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Showing posts from February, 2017

A White Oval Cloud on Jupiter from Juno

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This storm cloud on Jupiter is almost as large as the Earth. Known as a white oval, the swirling cloud is a high pressure system equivalent to an Earthly anticyclone. The cloud is one of a "string of pearls" ovals south of Jupiter's famous Great Red Spot. Possibly, the Great Red Spot is just a really large white oval that turned red. Surrounding clouds show interesting turbulence as they flow around and past the oval. The featured image was captured on February 2 as NASA's robotic spacecraft Juno made a new pass just above the cloud tops of the Jovian world. Over the next few years, Juno will continue to orbit and probe Jupiter, determine atmospheric water abundance, and attempt to determine if Jupiter has a solid surface beneath its thick clouds. via NASA http://ift.tt/2lPtN0u

Four Quasar Images Surround a Galaxy Lens

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An odd thing about the group of lights near the center is that four of them are the same distant quasar. This is because the foreground galaxy -- in the center of the quasar images and the featured image -- is acting like a choppy gravitational lens. A perhaps even odder thing is that by watching these background quasars flicker, you can estimate the expansion rate of the universe. That is because the flicker timing increases as the expansion rate increases. But to some astronomers, the oddest thing of all is that these multiply imaged quasars indicate a universe that is expanding a bit faster than has been estimated by different methods that apply to the early universe. And that is because ... well, no one is sure why. Reasons might include an unexpected distribution of dark matter, some unexpected effect of gravity, or something completely different. Perhaps future observations and analyses of this and similarly lensed quasar images will remove these oddities. via NASA http://ift.tt…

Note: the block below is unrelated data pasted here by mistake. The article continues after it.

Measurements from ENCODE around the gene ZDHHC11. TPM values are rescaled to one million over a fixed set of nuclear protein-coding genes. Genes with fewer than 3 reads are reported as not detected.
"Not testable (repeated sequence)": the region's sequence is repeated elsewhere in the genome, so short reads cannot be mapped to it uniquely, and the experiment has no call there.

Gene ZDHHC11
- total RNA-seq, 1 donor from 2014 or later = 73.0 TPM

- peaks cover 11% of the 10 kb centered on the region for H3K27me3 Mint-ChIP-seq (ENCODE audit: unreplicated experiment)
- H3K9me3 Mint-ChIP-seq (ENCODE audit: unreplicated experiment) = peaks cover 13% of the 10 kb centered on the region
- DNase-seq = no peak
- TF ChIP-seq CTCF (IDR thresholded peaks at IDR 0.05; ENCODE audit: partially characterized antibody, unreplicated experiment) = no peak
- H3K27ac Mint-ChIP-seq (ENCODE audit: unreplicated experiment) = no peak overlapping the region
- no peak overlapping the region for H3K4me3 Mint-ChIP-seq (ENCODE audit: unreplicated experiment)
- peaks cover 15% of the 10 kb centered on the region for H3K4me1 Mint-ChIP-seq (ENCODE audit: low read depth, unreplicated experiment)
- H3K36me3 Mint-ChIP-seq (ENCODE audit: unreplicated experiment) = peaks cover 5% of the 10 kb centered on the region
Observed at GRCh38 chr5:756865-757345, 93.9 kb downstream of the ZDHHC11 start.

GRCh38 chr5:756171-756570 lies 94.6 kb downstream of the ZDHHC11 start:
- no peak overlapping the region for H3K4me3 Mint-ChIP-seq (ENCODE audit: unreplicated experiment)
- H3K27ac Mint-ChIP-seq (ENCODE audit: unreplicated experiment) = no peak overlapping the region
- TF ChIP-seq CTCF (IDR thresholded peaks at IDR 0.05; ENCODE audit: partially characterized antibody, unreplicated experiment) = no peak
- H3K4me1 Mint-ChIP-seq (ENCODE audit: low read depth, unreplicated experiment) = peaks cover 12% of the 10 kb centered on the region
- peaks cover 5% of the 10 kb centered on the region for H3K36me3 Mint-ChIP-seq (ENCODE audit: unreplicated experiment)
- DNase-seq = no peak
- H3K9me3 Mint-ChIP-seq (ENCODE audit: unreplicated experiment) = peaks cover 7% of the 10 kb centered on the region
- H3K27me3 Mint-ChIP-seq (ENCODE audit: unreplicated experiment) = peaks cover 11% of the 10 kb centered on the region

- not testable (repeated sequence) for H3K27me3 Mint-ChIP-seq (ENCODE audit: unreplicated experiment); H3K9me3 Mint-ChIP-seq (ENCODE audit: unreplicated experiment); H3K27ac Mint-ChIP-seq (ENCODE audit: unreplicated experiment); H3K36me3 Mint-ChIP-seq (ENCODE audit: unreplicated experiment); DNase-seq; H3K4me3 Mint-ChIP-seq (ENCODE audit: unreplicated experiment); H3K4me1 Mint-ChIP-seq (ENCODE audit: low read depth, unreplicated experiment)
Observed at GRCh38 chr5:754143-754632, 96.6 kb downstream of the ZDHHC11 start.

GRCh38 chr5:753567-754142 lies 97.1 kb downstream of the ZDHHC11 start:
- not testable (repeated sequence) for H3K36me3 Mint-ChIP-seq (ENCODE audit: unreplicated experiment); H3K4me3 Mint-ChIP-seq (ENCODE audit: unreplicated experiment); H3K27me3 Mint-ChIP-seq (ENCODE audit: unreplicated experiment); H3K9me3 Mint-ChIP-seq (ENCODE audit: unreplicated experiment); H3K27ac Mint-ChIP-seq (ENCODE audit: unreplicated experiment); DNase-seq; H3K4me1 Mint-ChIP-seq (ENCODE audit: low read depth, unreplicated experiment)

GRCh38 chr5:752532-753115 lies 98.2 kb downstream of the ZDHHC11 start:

A Supercell Thunderstorm Cloud Over Montana

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Is that a spaceship or a cloud? Although it may seem like an alien mothership, it's actually a impressive thunderstorm cloud called a supercell. Such colossal storm systems center on mesocyclones -- rotating updrafts that can span several kilometers and deliver torrential rain and high winds including tornadoes. Jagged sculptured clouds adorn the supercell's edge, while wind swept dust and rain dominate the center. A tree waits patiently in the foreground. The above supercell cloud was photographed in 2010 July west of Glasgow, Montana, USA, caused minor damage, and lasted several hours before moving on. via NASA http://ift.tt/2kZHgUH